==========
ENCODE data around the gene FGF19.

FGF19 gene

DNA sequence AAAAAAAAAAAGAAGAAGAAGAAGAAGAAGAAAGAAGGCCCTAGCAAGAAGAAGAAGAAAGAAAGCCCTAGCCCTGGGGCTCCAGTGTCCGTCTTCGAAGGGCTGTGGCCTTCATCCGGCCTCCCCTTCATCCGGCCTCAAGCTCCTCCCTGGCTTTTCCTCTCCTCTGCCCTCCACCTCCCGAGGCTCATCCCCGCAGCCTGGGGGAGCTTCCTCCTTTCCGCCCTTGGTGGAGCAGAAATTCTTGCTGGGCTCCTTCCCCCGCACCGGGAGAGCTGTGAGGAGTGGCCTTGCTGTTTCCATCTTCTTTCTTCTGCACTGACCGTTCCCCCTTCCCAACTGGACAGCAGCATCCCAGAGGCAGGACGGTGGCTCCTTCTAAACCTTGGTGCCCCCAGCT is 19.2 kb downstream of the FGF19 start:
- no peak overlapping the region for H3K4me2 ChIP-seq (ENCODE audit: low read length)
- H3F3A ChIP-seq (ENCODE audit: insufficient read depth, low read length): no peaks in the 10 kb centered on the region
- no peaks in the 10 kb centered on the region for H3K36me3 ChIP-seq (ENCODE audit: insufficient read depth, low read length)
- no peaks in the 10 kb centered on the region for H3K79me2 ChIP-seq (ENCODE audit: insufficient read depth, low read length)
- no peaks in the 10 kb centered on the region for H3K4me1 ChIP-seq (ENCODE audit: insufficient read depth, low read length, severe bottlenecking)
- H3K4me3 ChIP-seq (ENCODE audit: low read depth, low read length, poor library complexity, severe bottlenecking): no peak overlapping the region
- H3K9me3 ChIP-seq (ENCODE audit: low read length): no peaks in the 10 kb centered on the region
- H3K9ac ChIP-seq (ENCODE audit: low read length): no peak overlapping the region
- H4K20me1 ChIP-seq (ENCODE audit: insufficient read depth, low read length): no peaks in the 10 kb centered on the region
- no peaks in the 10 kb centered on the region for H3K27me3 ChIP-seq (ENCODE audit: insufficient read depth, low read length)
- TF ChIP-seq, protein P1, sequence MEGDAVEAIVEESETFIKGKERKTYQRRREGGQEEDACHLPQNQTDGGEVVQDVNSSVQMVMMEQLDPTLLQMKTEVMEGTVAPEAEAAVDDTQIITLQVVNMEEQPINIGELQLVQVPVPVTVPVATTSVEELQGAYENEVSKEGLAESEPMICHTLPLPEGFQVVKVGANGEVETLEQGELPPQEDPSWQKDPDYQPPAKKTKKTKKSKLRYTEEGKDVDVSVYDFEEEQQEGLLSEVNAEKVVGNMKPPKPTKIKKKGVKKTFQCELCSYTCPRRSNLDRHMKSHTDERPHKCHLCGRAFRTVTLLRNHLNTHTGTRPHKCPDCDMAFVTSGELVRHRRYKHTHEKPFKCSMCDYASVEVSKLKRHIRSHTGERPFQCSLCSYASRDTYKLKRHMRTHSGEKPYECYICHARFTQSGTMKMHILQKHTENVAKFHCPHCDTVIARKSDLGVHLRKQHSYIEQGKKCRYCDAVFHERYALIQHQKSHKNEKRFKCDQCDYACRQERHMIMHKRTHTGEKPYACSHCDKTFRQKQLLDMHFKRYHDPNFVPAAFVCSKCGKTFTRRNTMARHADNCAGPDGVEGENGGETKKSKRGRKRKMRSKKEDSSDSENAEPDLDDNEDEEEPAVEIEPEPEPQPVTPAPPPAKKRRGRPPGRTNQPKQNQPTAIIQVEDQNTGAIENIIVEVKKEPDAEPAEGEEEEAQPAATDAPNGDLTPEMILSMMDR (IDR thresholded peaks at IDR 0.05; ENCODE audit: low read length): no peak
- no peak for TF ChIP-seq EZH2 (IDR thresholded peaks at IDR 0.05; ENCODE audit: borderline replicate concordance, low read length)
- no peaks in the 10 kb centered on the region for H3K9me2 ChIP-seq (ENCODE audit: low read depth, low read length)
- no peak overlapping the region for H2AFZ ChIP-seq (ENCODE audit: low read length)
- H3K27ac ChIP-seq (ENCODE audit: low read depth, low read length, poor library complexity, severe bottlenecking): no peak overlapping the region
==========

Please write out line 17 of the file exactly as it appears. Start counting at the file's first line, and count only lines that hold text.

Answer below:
- no peak overlapping the region for H2AFZ ChIP-seq (ENCODE audit: low read length)